You put in your time and studied your heart out. At long last you’re finally gearing up to graduate. But instead of reveling in your significant accomplishment and getting excited for the next chapter in your life, you’re crunching numbers and stressing out over the cost of getting that diploma. What’s wrong with this picture?
As you start looking at venues, interviewing photographers and creating sample menus, you may quickly notice that your magical day can really add up money-wise.
Whether you’re currently looking for a job or want to increase your chances of finding one in the future, these days, a resume will only get you so far.
The average tuition and fees for full-time, in-state students at public four-year universities rose 2.9 percent from 2013–14 to 2014–15, according to the College Board report.
The great thing about traveling on your own or with friends is that you don’t have to worry about your parents calling the shots. When you go away without your folks, you won’t have to deal with mandatory sibling bonding or countless dorky family photo shoots along the way.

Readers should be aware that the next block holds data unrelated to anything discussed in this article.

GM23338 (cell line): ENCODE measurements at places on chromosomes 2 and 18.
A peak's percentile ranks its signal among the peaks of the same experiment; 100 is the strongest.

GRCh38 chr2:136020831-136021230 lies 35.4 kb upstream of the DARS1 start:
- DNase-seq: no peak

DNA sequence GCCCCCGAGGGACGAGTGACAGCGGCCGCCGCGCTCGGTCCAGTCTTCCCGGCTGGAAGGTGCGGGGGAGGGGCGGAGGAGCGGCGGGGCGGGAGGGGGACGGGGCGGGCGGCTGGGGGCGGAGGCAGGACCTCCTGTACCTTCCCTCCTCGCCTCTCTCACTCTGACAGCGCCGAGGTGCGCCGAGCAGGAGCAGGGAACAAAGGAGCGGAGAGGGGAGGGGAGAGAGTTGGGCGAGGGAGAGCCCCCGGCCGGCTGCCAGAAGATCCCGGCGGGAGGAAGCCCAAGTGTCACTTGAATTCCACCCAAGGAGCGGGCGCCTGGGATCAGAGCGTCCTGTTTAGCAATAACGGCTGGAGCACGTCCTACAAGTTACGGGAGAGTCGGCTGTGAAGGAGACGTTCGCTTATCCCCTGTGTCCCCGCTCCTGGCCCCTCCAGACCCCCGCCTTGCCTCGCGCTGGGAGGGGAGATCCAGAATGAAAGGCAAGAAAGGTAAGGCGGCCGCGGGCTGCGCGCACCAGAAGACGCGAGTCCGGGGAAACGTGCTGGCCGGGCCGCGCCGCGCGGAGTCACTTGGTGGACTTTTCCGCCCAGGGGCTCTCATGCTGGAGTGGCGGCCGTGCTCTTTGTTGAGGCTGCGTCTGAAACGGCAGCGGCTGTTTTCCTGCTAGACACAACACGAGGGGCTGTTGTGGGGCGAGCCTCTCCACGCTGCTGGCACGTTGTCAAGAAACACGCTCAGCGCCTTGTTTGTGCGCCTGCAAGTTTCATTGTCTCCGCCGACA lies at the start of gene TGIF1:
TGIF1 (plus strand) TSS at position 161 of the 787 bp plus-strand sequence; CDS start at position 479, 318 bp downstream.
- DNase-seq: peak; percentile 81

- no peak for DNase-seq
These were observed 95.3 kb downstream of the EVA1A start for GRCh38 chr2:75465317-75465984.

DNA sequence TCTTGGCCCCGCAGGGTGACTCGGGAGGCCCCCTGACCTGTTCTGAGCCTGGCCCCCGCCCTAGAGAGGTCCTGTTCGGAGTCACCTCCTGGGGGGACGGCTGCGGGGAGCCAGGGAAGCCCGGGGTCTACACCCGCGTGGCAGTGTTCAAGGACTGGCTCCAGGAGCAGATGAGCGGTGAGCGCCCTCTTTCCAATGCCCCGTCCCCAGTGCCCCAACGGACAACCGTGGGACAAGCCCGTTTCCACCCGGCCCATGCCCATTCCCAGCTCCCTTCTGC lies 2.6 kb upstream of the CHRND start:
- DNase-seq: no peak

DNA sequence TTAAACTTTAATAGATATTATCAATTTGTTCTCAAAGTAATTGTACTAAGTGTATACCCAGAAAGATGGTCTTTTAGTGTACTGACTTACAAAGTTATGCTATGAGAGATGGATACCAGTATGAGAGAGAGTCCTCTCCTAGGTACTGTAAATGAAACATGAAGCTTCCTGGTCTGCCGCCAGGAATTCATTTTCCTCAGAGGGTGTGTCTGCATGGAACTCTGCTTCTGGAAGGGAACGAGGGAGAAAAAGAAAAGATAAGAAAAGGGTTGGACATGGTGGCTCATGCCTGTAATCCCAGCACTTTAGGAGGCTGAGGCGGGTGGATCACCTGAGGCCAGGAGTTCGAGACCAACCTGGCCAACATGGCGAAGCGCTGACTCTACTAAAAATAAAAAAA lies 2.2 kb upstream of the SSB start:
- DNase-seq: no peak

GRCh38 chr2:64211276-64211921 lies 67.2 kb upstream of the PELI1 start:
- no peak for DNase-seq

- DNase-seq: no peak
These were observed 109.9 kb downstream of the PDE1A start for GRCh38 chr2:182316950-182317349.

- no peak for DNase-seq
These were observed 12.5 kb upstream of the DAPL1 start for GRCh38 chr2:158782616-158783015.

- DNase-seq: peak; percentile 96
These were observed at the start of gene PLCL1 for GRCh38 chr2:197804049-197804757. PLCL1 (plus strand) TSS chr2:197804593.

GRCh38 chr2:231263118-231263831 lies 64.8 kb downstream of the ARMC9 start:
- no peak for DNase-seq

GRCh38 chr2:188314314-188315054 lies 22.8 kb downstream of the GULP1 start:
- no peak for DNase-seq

Regardless of how qualified you may be for the job, if you botch the interview, you’ll likely lose the chance of getting hired.
The stock market is complicated. Most people only invest through their 401k or IRA retirement plans. It takes a person obsessed with money, or at least numbers, to truly enjoy watching the stock market.
Do you know where your beliefs, ideas and values about money come from? The answer is likely your parents or whoever raised you. But how do you know when they’re wrong?
“Every time I pick up my camera, my adventure begins again,” said Kaitlynn Smith, a high school junior living in Georgia. “I often have ideas of a photo in my head, and it’s extremely satisfying when I can actually make it happen and get the perfect photo.”
It’s a scenario many of us have faced: A friend comes to you and admits to being short on money, and before you know it, what started out as a venting session quickly turns into a plea for a loan.